Acustica Audio: Which gear was the more complicated to be sampled with NAT and why?
Henry Olonga: The Bricasti reverb that I am working on in 2012 has easily been the craziest project to date. Difficulties arise because of the complexity of such a well thought out reverberator. So much is happening in a few seconds. It has modulation, stereo shift, phase shift, perhaps pitch shift, unusual wet/dry challenges, constant frequency changes, oodles of parameters etc and doing justice to it will be impossible. But Nebula has produced the most realistic emulations to date compared to simpler convolution methods. Michael Angel and I hope to release in the coming months.
Acustica Audio: Tell us the main differences from tape sim to mojo libraries. Does the sampling process change in each library?
Henry Olonga: All these samplings were done with the same basic technique. High sample rates, enough settings to broadly cover the gear and trying to find the sweet spot of each piece of hardware, and that obviously changes from piece to piece. The Mojo Series is all about capturing tone whether it is an equaliser or a compressor. I use the 10 kernel preamp template when sampling so I try to get as much distortion as Nebula will allow. Too much and you run into issues, too little and it sounds bland even when pushed so it is a real art. With compressors I get the go to settings first, then deep compression, no compression, then a low level of compression, say 2 dBs gain reduction. There is obviously no action of the compressors so they need to be paired with the algorithmic equivalent. The tape sim was relatively straight forward as it was an all analog piece with no processing latency internally so I did the usual 10 kernel preamp. It was just a matter of extracting the soul of the tapes. As far as the tape models go I cannot confirm the sampled types because when I sampled I was not in a position to open the case. I sampled them all in one day so the technique was the same. Furthermore the documentation of the company that makes the hardware does not inform one of the models so one has to rely on various reviews to even understand which tape machines and tape types were modeled. In addition several months passed between sampling and editing. I would need to have access to the machine again to study the frequency plots and confirm which was which but I hope in time as people get to use the tools more, we will be able to gather a general description of them so purchasing is easier to decide. I will try to sort this out next year when I have time as it is a frequent question. To make things easier when purchasing, I will have a really cheap bundle offer soon so buyers can have all the models.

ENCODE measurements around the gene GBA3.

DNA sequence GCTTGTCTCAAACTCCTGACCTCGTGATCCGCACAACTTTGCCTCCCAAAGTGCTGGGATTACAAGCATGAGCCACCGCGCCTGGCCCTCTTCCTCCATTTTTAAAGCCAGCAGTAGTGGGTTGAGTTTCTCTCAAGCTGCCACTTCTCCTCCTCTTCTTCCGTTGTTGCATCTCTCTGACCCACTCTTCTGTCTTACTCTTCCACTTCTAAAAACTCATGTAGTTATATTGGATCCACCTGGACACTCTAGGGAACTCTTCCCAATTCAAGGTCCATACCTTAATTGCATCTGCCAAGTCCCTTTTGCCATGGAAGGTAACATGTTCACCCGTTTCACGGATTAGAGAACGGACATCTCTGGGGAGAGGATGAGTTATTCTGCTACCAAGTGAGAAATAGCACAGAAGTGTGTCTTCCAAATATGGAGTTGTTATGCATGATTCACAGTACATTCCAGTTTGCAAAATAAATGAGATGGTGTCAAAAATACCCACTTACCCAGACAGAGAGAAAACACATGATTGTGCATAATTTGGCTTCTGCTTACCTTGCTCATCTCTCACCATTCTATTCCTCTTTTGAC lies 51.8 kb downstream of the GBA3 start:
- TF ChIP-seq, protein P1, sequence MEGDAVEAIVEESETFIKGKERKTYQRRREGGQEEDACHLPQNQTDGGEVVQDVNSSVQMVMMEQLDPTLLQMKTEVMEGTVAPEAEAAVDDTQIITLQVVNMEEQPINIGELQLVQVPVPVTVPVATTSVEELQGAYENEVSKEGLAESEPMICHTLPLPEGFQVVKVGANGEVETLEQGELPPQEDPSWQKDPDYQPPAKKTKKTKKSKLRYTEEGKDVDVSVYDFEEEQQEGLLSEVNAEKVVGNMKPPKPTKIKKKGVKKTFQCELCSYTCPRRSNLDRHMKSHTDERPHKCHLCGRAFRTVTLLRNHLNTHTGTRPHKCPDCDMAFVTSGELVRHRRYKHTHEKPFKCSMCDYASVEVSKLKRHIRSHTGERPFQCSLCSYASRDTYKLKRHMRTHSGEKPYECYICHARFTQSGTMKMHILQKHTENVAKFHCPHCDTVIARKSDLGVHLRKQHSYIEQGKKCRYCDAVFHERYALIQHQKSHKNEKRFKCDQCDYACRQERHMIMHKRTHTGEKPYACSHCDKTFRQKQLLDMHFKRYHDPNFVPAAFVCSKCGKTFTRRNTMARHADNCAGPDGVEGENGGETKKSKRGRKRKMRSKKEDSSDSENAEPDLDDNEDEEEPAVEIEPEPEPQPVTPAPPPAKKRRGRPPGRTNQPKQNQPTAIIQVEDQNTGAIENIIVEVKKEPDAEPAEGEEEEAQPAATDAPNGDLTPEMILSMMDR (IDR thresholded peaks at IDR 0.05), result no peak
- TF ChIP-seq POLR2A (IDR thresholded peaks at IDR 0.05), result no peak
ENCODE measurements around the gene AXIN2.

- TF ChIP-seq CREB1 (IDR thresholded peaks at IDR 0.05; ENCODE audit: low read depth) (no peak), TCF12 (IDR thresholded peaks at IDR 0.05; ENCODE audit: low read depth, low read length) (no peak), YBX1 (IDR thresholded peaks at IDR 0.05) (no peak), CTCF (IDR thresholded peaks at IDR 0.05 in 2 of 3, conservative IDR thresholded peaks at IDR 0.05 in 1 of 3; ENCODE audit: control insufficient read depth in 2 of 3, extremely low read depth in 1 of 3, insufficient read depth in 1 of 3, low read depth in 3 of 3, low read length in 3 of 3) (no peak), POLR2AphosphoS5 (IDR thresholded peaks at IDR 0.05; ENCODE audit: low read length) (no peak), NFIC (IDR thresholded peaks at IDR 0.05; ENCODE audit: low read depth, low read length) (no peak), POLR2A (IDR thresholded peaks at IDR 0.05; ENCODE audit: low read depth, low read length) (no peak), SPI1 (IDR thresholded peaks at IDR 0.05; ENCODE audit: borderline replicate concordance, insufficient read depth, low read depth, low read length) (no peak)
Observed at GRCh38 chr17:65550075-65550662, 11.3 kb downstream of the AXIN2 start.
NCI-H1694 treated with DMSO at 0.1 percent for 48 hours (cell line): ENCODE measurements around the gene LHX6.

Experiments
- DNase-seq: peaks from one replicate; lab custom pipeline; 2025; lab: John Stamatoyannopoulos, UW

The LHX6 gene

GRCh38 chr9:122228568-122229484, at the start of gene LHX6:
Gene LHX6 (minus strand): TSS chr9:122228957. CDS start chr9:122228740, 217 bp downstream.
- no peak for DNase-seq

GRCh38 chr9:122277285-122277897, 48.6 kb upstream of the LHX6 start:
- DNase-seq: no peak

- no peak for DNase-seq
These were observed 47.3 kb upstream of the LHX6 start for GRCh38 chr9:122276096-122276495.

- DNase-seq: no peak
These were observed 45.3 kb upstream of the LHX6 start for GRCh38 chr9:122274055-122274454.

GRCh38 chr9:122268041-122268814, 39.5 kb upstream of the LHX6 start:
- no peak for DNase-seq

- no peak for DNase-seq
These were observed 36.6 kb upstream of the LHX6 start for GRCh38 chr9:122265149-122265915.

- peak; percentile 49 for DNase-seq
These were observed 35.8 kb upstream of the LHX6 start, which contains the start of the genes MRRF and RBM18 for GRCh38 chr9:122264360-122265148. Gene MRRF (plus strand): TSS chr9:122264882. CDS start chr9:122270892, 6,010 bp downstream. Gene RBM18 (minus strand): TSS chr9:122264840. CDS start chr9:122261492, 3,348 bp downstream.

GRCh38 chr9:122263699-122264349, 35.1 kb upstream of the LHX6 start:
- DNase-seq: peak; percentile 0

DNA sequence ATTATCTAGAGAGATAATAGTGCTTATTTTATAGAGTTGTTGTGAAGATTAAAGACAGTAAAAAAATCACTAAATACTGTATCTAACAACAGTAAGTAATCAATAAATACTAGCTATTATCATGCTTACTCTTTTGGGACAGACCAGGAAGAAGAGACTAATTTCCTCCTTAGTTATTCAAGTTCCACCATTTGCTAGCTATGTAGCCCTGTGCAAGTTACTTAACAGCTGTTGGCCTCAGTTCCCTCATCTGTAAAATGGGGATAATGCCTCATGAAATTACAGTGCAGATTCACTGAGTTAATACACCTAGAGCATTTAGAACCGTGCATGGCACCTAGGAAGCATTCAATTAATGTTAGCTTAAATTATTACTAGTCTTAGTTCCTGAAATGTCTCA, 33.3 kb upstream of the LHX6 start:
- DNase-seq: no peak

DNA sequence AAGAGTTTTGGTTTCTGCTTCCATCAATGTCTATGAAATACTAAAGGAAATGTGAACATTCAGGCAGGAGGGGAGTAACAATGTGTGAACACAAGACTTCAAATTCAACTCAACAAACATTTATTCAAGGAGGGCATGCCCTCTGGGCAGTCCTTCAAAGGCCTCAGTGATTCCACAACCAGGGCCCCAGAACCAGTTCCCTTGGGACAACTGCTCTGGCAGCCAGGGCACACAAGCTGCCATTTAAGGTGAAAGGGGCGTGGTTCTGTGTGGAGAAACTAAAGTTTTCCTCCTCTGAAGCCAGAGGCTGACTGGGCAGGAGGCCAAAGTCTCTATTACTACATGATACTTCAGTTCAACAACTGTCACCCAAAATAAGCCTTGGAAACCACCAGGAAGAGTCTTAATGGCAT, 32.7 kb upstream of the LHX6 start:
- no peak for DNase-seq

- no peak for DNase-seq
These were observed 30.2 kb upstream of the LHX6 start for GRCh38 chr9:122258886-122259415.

Acustica Audio: Will there be bundle releases or will continue selling separately?